> sorted_strings = [decode(l) for l in encoded_strings]
    >
    >
    >
    > This isn't needed and the not-so-new way to do this is through .sort's key attribute.
    >
    >
    >
    >
    > encoded_strings = [encode(s) for s in original_list]
    > encoded_strings.sort()
    > sorted_strings = [decode(l) for l in encoded_strings]
    >
    >
    >
    > changes to
    >
    >
    >
    >
    > encoded_strings.sort(key=encode)
    >
    >
    >
    > [Which happens to be faster </reasonable_guess>]
    >
    >
    >
    >
    > Hence you neither need map2 or decode:
    >
    >
    > ## CODE ##
    >
    >
    >
    >
    >
    > alphabet = (
    > ' ', '.', '\'', '-', '0', '1', '2', '3', '4', '5', '6', '7', '8', '9', 'a', 'A', 'ä', 'Ä', 'á', 'Á', 'â', 'Â',
    >
    >
    > 'à', 'À', 'å', 'Å', 'b', 'B', 'c', 'C', 'ç', 'Ç', 'd', 'D', 'e', 'E', 'ë', 'Ë', 'é', 'É', 'ê', 'Ê', 'è', 'È',
    >
    >
    > 'f', 'F', 'g', 'G', 'h', 'H', 'i', 'I', 'ï', 'Ï', 'í', 'Í', 'î', 'Î', 'ì', 'Ì', 'j', 'J', 'k', 'K', 'l', 'L',
    >
    >
    > 'm', 'M', 'n', 'ñ', 'N', 'Ñ', 'o', 'O', 'ö', 'Ö', 'ó', 'Ó', 'ô', 'Ô', 'ò', 'Ò', 'ø', 'Ø', 'p', 'P', 'q', 'Q',
    >
    >
    > 'r', 'R', 's', 'S', 't', 'T', 'u', 'U', 'ü', 'Ü', 'ú', 'Ú', 'û', 'Û', 'ù', 'Ù', 'v', 'V', 'w', 'W', 'x', 'X',
    >
    >
    > 'y', 'Y', 'z', 'Z'
    > )
    >
    >
    >
    > hashindex = {character:index for index, character in enumerate(alphabet)}
    >
    > def string2sortlist(string):
    > return [hashindex for s in string]
    >
    >
    >
    >
    > # Quickly make some stuff to sort. Let's try 200k, as that's what's suggested.
    > import random
    > things_to_sort = ["".join(random.sample(alphabet, random.randint(4, 6))) for _ in range(200000)]
    >
    >
    >
    >
    > print(things_to_sort[:15])
    >
    >
    > things_to_sort.sort(key=string2sortlist)
    >
    >
    >
    >
    > print(things_to_sort[:15])
    >
    >
    > ## END CODE ##
    >
    >
    >
    >
    > Not-so-coincidentally, this is exactly the same as Ian Kelly's extension to Tomas Bach's method.


    With Python2.7 I had to use

    alphabet = (
    u' ', u'.', u'\'', u'-', u'0', u'1', u'2', u'3', u'4', u'5', u'6', u'7', u'8', u'9', u'a', u'A', u'ä', u'Ä', u'á', u'Á', u'â', u'Â',
    u'à', u'À', u'å', u'Å', u'b', u'B', u'c', u'C', u'ç', u'Ç', u'd', u'D', u'e', u'E', u'ë', u'Ë', u'é', u'É', u'ê', u'Ê', u'è', u'È',
    u'f', u'F', u'g', u'G', u'h', u'H', u'i', u'I', u'ï', u'Ï', u'í', u'Í', u'î', u'Î', u'ì', u'Ì', u'j', u'J', u'k', u'K', u'l', u'L',
    u'm', u'M', u'n', u'ñ', u'N', u'Ñ', u'o', u'O', u'ö', u'Ö', u'ó',u'Ó', u'ô', u'Ô', u'ò', u'Ò', u'ø', u'Ø', u'p', u'P', u'q', u'Q',
    u'r', u'R', u's', u'S', u't', u'T', u'u', u'U', u'ü', u'Ü', u'ú', u'Ú', u'û', u'Û', u'ù', u'Ù', u'v', u'V', u'w', u'W', u'x', u'X',
    u'y', u'Y', u'z', u'Z'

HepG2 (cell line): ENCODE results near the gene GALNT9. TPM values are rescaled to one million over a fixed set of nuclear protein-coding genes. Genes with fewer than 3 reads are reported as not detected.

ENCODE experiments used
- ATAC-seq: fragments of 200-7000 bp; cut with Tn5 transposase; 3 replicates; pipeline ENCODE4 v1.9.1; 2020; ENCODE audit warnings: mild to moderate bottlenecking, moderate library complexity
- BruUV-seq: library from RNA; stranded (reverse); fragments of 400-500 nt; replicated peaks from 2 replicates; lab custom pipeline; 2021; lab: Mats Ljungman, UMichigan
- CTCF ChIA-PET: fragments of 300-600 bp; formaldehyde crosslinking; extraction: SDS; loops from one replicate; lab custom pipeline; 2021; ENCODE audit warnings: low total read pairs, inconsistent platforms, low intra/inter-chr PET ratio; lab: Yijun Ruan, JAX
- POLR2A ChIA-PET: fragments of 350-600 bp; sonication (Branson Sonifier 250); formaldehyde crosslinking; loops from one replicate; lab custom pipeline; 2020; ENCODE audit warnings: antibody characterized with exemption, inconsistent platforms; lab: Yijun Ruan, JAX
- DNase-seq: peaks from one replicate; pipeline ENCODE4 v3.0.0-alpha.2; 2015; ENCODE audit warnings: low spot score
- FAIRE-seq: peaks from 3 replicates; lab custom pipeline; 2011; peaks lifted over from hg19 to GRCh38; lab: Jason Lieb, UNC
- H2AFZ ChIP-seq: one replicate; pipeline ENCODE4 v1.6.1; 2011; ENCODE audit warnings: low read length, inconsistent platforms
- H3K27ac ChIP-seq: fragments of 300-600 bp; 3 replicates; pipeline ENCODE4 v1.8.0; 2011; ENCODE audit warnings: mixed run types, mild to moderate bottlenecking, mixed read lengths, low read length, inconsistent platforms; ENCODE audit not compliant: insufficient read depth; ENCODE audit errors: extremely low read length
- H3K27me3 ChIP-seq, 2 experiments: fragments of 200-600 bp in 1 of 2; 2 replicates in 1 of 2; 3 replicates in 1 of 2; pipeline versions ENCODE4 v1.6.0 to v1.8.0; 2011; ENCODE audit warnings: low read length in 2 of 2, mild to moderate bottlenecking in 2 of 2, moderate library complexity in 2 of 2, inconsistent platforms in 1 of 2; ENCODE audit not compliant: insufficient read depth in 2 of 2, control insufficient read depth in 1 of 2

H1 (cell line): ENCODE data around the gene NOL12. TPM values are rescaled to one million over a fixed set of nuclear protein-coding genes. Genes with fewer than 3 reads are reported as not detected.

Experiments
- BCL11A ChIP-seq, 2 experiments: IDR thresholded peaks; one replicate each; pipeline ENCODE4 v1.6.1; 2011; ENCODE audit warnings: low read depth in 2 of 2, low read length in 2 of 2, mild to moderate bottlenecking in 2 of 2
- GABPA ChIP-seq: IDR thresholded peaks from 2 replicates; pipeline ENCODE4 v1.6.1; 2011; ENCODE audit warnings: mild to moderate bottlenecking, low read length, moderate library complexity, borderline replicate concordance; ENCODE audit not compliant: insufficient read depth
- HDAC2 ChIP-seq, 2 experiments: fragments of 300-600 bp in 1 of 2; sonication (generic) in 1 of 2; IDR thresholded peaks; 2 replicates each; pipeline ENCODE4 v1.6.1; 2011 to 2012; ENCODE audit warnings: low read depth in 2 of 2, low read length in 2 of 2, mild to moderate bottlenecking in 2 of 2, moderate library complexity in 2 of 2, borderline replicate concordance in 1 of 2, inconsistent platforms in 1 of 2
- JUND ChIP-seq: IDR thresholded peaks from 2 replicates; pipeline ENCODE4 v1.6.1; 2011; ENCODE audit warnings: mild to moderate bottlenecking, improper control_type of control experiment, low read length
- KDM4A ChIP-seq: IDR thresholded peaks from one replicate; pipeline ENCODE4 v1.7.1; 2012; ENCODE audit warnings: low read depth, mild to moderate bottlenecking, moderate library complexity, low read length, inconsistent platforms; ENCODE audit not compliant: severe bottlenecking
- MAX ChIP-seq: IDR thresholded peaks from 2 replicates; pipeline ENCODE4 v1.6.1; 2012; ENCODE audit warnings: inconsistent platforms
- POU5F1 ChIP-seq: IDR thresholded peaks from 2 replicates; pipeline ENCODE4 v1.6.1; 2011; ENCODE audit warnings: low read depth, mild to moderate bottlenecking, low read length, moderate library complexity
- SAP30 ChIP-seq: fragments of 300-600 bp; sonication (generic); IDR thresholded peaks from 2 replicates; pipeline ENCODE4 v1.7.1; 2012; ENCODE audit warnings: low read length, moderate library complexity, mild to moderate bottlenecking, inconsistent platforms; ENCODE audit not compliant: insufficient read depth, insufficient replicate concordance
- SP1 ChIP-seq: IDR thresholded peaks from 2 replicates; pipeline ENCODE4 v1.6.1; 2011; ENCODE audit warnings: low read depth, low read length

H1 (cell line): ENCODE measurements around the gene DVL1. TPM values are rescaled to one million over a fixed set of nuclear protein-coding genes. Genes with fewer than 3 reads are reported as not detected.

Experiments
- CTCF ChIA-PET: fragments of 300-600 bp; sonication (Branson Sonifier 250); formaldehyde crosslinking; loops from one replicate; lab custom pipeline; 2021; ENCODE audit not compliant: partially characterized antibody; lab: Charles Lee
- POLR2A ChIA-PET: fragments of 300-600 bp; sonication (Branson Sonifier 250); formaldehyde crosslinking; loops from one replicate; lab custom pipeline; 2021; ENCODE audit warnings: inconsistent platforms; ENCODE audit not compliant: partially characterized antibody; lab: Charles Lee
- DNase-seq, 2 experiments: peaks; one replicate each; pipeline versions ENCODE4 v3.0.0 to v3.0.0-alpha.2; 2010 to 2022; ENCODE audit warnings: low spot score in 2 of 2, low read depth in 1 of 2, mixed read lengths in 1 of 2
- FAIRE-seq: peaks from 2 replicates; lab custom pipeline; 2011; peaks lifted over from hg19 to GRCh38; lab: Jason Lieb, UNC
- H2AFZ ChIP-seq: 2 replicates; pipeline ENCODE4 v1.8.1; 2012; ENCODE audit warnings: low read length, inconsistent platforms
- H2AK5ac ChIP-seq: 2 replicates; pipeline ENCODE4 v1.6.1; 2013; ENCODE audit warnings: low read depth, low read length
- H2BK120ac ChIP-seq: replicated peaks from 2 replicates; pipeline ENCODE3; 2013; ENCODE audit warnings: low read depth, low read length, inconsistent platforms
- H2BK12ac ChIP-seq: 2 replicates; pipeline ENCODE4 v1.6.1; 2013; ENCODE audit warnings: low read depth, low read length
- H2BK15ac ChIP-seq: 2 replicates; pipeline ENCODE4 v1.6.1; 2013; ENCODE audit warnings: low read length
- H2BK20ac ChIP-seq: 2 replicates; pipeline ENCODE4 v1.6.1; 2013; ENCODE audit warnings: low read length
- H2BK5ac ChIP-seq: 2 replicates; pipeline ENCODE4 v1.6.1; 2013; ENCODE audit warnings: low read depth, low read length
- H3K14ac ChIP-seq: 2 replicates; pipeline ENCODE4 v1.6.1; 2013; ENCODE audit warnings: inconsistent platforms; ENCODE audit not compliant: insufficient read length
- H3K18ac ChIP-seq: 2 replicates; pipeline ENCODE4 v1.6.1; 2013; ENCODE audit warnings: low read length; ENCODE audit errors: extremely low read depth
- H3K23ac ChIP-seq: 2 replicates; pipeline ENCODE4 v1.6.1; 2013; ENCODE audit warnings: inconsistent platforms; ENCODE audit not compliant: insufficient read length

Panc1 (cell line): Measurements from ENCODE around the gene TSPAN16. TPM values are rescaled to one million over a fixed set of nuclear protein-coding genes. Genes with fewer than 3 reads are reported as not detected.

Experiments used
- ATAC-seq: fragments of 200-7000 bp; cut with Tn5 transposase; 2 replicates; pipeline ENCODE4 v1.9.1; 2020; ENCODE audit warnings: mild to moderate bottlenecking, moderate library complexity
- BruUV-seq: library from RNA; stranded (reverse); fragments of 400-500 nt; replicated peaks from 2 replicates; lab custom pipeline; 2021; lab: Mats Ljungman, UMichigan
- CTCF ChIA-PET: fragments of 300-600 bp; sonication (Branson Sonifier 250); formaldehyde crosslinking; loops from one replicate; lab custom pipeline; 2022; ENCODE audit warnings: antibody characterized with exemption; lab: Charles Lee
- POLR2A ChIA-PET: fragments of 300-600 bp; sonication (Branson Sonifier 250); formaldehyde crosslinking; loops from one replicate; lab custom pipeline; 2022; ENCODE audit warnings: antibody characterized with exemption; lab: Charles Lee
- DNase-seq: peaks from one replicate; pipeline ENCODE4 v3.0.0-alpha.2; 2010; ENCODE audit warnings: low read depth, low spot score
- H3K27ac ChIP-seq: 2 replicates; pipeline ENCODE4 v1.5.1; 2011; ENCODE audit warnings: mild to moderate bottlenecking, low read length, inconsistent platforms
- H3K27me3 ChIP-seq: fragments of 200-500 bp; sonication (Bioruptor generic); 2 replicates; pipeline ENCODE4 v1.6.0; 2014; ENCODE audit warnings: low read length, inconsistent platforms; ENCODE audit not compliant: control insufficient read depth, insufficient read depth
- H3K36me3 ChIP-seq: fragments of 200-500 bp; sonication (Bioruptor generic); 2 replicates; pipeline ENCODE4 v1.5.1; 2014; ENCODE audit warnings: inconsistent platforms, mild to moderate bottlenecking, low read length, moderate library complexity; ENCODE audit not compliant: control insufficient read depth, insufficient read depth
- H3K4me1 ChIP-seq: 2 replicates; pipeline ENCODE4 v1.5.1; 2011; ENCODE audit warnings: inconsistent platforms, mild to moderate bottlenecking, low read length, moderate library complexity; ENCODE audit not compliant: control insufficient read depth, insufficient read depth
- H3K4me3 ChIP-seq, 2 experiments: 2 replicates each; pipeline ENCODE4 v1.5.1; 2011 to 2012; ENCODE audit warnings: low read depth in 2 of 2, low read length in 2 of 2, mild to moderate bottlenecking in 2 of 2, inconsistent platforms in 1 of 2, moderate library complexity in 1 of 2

)

    to prevent

    Traceback (most recent call last):
    File "./sort.py", line 23, in <module>
    things_to_sort.sort(key=string2sortlist)
    File "./sort.py", line 15, in string2sortlist
    return [hashindex for s in string]
    KeyError: '\xc3'

    Thanks very much for this efficient code.
     
    Pander Musubi, Dec 24, 2012
    #9
  10. Roy Smith

    Dave Angel Guest

    On 12/24/2012 06:19 PM, Pander Musubi wrote:
    > <snip>


    > to prevent
    >
    > Traceback (most recent call last):
    > File "./sort.py", line 23, in <module>
    > things_to_sort.sort(key=string2sortlist)
    > File "./sort.py", line 15, in string2sortlist
    > return [hashindex for s in string]
    > KeyError: '\xc3'
    >
    > Thanks very much for this efficient code.


    Perhaps you missed Ian Kelly's correction of Thomas Bach's approach:

    d = { k: v for v, k in enumerate(cs) }


    def collate(x):
    return list(map(d.get, x))

    sorted(data, key=collate)

    I'd use Ian Kelly's approach. It's not only more compact, it shouldn't
    give an exception for a character not in the table. At least, not for
    Python 2.x. I'm not sure about Python 3, since it can give an exception
    comparing None to int.


    --

    DaveA
     
    Dave Angel, Dec 25, 2012
    #10
  11. On 25 December 2012 06:18, Dave Angel <> wrote:

    > On 12/24/2012 06:19 PM, Pander Musubi wrote:


    <snip>

    > > Thanks very much for this efficient code.

    >
    > Perhaps you missed Ian Kelly's correction of Thomas Bach's approach:
    >
    > d = { k: v for v, k in enumerate(cs) }
    >
    >
    > def collate(x):
    > return list(map(d.get, x))
    >
    > sorted(data, key=collate)
    >
    > I'd use Ian Kelly's approach.



    Well, he was first to it :p


    > It's not only more compact,



    I take offence* here! The only difference was "list(map(d.get, x))" vs
    "[hashindex for s in string]" (11 chars) and my longer naming scheme. If
    you really care enough about those to sway your judgement, shame on you! ;)

    * Not really

    it shouldn't
    > give an exception for a character not in the table.



    That was a choice, not a bug. I didn't want undefined behaviour, so I
    thought I'd leave it to crash on "bad" input than sort in a way that may be
    unwanted. Even Ian Kelly gave this as way of coding it.


    > At least, not for
    > Python 2.x. I'm not sure about Python 3, since it can give an exception
    > comparing None to int.




    Please not that this post was done in humour (but with truth) to delay
    sleep. No offence to Ian or you intended ;).

    Happy After-Christmas!
     
    Joshua Landau, Dec 27, 2012
    #11